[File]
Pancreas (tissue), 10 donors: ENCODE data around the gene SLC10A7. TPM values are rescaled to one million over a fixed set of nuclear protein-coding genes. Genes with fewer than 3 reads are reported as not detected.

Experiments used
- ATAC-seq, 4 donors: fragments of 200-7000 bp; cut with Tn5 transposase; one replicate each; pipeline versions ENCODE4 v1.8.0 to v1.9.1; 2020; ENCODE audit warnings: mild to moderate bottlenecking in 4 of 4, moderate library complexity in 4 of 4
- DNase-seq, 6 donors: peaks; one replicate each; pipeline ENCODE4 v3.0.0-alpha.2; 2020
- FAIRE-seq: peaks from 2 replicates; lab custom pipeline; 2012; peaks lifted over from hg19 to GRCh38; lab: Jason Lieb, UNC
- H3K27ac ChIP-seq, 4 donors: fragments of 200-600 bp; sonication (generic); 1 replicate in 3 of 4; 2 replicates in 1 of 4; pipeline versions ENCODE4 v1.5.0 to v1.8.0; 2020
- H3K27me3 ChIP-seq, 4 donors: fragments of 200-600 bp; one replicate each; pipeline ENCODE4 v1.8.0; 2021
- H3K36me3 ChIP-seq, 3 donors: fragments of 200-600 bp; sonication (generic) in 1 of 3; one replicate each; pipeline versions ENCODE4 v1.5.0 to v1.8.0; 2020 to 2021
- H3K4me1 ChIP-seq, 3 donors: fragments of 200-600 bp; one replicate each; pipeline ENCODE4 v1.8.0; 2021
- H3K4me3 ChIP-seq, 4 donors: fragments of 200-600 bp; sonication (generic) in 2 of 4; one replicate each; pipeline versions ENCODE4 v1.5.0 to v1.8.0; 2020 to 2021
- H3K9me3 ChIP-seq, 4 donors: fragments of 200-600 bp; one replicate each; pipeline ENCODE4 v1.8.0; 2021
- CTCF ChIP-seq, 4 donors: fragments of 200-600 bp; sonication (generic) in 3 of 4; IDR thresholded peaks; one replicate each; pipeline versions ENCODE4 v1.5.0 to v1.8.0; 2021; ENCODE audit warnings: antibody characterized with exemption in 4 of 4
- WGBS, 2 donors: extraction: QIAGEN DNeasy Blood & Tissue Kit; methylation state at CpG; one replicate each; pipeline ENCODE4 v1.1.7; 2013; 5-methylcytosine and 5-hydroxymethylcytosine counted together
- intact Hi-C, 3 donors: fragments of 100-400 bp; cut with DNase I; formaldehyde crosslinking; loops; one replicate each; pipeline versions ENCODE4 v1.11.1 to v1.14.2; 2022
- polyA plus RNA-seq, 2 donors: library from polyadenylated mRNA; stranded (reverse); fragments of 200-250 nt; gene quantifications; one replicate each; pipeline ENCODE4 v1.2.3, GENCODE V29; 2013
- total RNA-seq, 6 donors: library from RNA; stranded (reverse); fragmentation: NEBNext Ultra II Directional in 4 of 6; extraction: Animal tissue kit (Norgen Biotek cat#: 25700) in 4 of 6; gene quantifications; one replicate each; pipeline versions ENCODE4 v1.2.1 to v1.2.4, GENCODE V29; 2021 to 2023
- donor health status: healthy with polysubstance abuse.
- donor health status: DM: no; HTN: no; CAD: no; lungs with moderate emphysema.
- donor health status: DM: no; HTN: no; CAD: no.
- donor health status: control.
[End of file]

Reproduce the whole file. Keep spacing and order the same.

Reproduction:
Pancreas (tissue), 10 donors: ENCODE data around the gene SLC10A7. TPM values are rescaled to one million over a fixed set of nuclear protein-coding genes. Genes with fewer than 3 reads are reported as not detected.

Experiments used
- ATAC-seq, 4 donors: fragments of 200-7000 bp; cut with Tn5 transposase; one replicate each; pipeline versions ENCODE4 v1.8.0 to v1.9.1; 2020; ENCODE audit warnings: mild to moderate bottlenecking in 4 of 4, moderate library complexity in 4 of 4
- DNase-seq, 6 donors: peaks; one replicate each; pipeline ENCODE4 v3.0.0-alpha.2; 2020
- FAIRE-seq: peaks from 2 replicates; lab custom pipeline; 2012; peaks lifted over from hg19 to GRCh38; lab: Jason Lieb, UNC
- H3K27ac ChIP-seq, 4 donors: fragments of 200-600 bp; sonication (generic); 1 replicate in 3 of 4; 2 replicates in 1 of 4; pipeline versions ENCODE4 v1.5.0 to v1.8.0; 2020
- H3K27me3 ChIP-seq, 4 donors: fragments of 200-600 bp; one replicate each; pipeline ENCODE4 v1.8.0; 2021
- H3K36me3 ChIP-seq, 3 donors: fragments of 200-600 bp; sonication (generic) in 1 of 3; one replicate each; pipeline versions ENCODE4 v1.5.0 to v1.8.0; 2020 to 2021
- H3K4me1 ChIP-seq, 3 donors: fragments of 200-600 bp; one replicate each; pipeline ENCODE4 v1.8.0; 2021
- H3K4me3 ChIP-seq, 4 donors: fragments of 200-600 bp; sonication (generic) in 2 of 4; one replicate each; pipeline versions ENCODE4 v1.5.0 to v1.8.0; 2020 to 2021
- H3K9me3 ChIP-seq, 4 donors: fragments of 200-600 bp; one replicate each; pipeline ENCODE4 v1.8.0; 2021
- CTCF ChIP-seq, 4 donors: fragments of 200-600 bp; sonication (generic) in 3 of 4; IDR thresholded peaks; one replicate each; pipeline versions ENCODE4 v1.5.0 to v1.8.0; 2021; ENCODE audit warnings: antibody characterized with exemption in 4 of 4
- WGBS, 2 donors: extraction: QIAGEN DNeasy Blood & Tissue Kit; methylation state at CpG; one replicate each; pipeline ENCODE4 v1.1.7; 2013; 5-methylcytosine and 5-hydroxymethylcytosine counted together
- intact Hi-C, 3 donors: fragments of 100-400 bp; cut with DNase I; formaldehyde crosslinking; loops; one replicate each; pipeline versions ENCODE4 v1.11.1 to v1.14.2; 2022
- polyA plus RNA-seq, 2 donors: library from polyadenylated mRNA; stranded (reverse); fragments of 200-250 nt; gene quantifications; one replicate each; pipeline ENCODE4 v1.2.3, GENCODE V29; 2013
- total RNA-seq, 6 donors: library from RNA; stranded (reverse); fragmentation: NEBNext Ultra II Directional in 4 of 6; extraction: Animal tissue kit (Norgen Biotek cat#: 25700) in 4 of 6; gene quantifications; one replicate each; pipeline versions ENCODE4 v1.2.1 to v1.2.4, GENCODE V29; 2021 to 2023
- donor health status: healthy with polysubstance abuse.
- donor health status: DM: no; HTN: no; CAD: no; lungs with moderate emphysema.
- donor health status: DM: no; HTN: no; CAD: no.
- donor health status: control.